On this follow-up to their 2011 self-titled debut, this snappily dressed Ventura, CA foursome serves up another round of raucous, swampy country/blues-inspired rock. Though the group’s signature sound feels comfortably familiar on the surface, further listens reveal subtler, wider-ranging influences. Unusually, frontman Ian McFadyen wields an electric banjo as his primary instrument, going toe-to-toe with guitarist Whitey Wingland to produce thick, stinging leads. The driving Chuck Berry/Little Richard rhythms (fueled by bassist Michael Dominguez and drummer Chris Jensen) on opener “More Than You Can Handle” channel ‘50s/60s R&B, as do the Isley Brothers/Human Beinz “Nobody But Me”-isms on the chugging, harmonica-drenched “Get Wit it Now.”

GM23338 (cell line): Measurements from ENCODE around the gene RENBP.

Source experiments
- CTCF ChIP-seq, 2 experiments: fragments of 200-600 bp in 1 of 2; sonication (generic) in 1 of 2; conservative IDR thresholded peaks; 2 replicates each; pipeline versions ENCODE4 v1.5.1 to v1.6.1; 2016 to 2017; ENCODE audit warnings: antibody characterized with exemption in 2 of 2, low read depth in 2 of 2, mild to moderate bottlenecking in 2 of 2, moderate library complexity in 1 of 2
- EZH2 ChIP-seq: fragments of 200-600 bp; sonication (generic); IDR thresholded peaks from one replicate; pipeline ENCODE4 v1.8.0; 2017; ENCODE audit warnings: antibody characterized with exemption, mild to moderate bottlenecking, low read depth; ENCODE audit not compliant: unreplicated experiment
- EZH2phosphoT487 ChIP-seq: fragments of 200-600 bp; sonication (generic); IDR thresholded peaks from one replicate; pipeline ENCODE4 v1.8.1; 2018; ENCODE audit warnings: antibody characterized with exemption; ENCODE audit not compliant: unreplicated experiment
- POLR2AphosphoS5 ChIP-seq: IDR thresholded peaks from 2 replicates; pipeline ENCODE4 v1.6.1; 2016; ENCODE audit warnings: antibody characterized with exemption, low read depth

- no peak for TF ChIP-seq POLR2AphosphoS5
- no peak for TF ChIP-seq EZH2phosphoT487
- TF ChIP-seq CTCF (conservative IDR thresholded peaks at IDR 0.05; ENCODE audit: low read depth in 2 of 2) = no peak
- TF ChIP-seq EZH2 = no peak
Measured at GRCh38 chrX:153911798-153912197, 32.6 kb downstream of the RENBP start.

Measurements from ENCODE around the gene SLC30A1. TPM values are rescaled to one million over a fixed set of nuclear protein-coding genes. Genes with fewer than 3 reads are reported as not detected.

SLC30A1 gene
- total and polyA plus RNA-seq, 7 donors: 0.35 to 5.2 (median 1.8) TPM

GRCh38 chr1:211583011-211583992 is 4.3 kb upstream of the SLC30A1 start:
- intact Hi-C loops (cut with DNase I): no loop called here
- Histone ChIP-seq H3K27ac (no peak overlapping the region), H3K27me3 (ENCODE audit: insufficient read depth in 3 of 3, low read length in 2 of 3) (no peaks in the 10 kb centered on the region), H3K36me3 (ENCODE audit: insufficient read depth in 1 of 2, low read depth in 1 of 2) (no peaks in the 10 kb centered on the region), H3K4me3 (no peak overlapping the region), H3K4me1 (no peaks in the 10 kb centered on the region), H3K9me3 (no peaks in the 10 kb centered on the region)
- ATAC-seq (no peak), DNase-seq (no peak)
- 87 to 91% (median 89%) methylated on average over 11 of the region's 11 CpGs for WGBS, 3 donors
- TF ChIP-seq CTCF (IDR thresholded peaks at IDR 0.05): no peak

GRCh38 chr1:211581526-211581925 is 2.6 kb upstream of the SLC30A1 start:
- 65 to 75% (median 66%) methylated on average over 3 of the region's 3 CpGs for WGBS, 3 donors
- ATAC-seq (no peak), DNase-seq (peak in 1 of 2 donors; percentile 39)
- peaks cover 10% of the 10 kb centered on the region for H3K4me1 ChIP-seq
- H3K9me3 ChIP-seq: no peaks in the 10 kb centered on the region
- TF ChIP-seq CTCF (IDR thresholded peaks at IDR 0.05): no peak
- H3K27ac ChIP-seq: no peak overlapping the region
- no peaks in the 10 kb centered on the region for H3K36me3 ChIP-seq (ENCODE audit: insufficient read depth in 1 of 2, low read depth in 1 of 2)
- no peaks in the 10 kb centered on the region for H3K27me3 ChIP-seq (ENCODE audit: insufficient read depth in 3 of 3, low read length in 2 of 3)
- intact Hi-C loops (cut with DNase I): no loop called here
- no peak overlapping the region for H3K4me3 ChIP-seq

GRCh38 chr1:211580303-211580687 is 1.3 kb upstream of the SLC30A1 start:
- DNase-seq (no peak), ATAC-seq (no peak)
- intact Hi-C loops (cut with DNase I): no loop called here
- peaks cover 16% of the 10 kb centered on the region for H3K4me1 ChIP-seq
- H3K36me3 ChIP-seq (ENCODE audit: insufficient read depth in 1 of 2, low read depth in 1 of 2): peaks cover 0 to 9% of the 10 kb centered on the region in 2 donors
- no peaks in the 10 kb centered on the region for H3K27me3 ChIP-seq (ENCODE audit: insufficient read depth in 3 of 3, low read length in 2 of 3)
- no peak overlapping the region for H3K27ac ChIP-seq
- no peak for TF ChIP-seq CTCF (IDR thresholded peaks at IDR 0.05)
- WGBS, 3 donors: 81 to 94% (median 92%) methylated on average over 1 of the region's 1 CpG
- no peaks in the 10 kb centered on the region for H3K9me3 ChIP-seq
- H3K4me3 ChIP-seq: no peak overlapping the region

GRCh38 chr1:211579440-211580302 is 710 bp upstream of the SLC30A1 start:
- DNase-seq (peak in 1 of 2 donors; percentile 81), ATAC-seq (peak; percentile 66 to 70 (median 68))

Elsewhere, “For You” marries a Kinks “You Really Got Me” riff with McFadyen’s Iggy Pop-like, New Values-era vocalizing, while the title track’s low, rumbling bassline recalls The Damned’s “Neat Neat Neat” and “#1 Stunner” whips up some New York Dolls-inspired trashy glam. And on the aptly-titled “Nile River Delta Blues,” the band blends a muted, boomy tribal drum with the oft-pilfered Ali Baba/snake charmer melody from “The Streets of Cairo” (or, more familiarly, “King Tut” and Looney Tunes cartoons!), topping it off with McFadyen’s bluesy Little Walter-like drawl.
Finally, a few gentler, reflective tracks – each ruminating on love in both its positive and negative guises – bring to mind ‘70s folk. On the quick-fingered, banjo-strummed “Wishing Well,” McFadyen coolly evokes recently departed Velvet Underground founder Lou Reed, while on the closing “Love Is” he resembles Jim Croce, before the song morphs into squealy, psychedelic-tinged boogie rock. It’s easy to see why they were #1 on ReverbNation’s local Americana chart; 50 Sticks of Dynamite prove that when combined with gritty playing and songwriting flair, this ubiquitous style never grows old.